In last year's assembly elections Trimble won 22 per cent and Paisley 18 per cent. The fact that Paisley's people, plus 42 per cent of the Council, are against the deal strongly suggests that more than half of the Protestants are firmly against this deal.
The paradox is that David Trimble has scored a momentous victory in getting his proposals through his party. But the fact remains that he does not at this moment command a majority within the assembly or indeed within the Ulster Protestant community as a whole.
That community has had time to take a long hard look at the Agreement, and has not yet learnt to love it. The fact that Unionist opponents of the Agreement have yet to come up with a coherent alternative is neither here nor there: many Protestants have simply decided that they don't like it and that's is.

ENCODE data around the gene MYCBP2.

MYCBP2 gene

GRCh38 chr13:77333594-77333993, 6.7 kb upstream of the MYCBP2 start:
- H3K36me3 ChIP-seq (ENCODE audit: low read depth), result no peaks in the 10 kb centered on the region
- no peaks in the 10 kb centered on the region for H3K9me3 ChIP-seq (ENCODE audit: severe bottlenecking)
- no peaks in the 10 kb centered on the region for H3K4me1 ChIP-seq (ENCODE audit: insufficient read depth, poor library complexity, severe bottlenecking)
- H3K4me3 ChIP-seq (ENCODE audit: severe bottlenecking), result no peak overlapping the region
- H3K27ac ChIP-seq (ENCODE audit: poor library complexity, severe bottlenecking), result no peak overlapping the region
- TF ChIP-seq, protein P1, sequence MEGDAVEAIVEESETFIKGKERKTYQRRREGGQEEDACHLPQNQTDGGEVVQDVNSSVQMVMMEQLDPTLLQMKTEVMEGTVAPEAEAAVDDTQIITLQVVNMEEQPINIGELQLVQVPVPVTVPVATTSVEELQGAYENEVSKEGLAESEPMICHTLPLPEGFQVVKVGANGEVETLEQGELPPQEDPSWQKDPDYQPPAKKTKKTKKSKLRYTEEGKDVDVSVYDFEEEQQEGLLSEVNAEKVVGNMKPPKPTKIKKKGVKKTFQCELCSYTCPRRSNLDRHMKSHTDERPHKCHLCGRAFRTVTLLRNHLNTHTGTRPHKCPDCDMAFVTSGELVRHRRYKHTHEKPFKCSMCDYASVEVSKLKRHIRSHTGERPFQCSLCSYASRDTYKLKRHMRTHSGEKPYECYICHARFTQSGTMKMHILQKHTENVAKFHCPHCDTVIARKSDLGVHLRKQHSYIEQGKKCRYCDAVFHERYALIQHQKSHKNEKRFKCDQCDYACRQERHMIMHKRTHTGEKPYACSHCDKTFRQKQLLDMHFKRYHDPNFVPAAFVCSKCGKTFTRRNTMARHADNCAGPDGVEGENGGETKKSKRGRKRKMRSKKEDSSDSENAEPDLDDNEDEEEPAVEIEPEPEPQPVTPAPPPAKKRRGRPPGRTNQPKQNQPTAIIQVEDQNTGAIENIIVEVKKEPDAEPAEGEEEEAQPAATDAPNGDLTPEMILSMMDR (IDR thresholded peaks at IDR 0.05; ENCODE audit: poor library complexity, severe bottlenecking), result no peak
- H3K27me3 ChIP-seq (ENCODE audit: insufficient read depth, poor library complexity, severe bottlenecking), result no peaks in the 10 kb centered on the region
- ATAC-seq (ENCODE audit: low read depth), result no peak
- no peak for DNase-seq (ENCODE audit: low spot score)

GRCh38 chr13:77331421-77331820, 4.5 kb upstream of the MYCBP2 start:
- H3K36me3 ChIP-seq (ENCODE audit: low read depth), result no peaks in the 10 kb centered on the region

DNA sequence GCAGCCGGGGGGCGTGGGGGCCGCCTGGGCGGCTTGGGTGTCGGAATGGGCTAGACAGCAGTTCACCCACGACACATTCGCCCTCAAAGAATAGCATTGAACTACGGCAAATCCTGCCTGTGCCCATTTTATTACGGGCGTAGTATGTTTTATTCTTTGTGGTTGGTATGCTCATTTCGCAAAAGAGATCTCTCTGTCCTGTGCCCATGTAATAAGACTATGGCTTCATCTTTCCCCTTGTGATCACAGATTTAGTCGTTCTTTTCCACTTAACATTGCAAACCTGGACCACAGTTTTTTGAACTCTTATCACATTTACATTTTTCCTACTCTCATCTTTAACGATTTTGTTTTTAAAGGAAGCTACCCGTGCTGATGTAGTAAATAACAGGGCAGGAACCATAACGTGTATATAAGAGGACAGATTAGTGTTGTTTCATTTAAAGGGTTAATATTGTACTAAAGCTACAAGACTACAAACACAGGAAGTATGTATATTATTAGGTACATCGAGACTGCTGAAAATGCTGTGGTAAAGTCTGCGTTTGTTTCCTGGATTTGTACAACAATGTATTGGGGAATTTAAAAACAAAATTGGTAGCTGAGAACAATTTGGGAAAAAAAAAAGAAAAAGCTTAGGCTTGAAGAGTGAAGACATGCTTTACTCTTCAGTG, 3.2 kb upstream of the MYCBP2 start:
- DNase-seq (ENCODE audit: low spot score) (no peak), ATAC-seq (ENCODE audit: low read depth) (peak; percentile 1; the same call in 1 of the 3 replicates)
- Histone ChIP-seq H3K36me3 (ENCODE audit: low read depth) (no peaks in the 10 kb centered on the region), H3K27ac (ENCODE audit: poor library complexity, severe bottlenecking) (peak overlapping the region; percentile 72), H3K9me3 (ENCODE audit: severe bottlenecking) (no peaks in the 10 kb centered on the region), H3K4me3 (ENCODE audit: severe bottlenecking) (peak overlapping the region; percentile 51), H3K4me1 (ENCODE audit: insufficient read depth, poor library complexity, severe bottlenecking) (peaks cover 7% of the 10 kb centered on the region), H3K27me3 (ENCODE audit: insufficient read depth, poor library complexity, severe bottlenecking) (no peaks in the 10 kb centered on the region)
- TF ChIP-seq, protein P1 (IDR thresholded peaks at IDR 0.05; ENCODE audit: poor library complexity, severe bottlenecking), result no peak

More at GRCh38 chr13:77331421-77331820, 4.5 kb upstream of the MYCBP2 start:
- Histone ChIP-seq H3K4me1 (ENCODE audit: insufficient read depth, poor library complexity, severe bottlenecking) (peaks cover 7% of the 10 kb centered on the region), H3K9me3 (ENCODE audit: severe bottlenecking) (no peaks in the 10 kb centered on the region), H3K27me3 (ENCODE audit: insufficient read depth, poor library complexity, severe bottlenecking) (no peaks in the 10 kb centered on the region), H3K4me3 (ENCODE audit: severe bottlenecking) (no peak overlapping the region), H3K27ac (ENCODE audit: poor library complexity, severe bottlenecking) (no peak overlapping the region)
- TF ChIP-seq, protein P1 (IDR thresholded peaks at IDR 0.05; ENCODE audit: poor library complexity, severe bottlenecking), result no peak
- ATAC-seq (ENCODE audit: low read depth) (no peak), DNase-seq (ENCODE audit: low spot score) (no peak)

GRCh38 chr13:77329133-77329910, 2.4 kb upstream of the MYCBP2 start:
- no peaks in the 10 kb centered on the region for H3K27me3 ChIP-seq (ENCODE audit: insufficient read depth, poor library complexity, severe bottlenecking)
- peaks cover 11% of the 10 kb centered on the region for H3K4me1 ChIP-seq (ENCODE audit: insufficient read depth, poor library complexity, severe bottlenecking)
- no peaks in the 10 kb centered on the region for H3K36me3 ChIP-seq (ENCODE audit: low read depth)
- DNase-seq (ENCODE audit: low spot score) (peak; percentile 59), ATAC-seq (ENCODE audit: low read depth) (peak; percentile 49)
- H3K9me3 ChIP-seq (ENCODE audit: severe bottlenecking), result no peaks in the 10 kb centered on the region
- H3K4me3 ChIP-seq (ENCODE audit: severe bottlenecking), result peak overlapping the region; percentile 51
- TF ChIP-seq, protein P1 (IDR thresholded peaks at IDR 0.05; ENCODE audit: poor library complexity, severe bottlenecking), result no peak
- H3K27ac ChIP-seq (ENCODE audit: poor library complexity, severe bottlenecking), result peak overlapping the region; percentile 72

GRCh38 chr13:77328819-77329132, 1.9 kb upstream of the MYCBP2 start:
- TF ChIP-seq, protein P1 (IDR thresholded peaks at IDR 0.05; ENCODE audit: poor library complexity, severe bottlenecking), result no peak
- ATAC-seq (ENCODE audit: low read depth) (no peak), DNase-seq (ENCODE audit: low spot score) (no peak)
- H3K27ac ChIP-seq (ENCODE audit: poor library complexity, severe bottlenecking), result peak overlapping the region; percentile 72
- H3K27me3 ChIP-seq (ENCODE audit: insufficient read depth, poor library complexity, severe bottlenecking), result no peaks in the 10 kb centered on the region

This means that, while the peace process keeps moving on, each step is taken with difficulty. It seems that it will be years before its supporters can uncross their fingers, open the champagne and say with certitude: "That's it, it's over, we won."Reuse content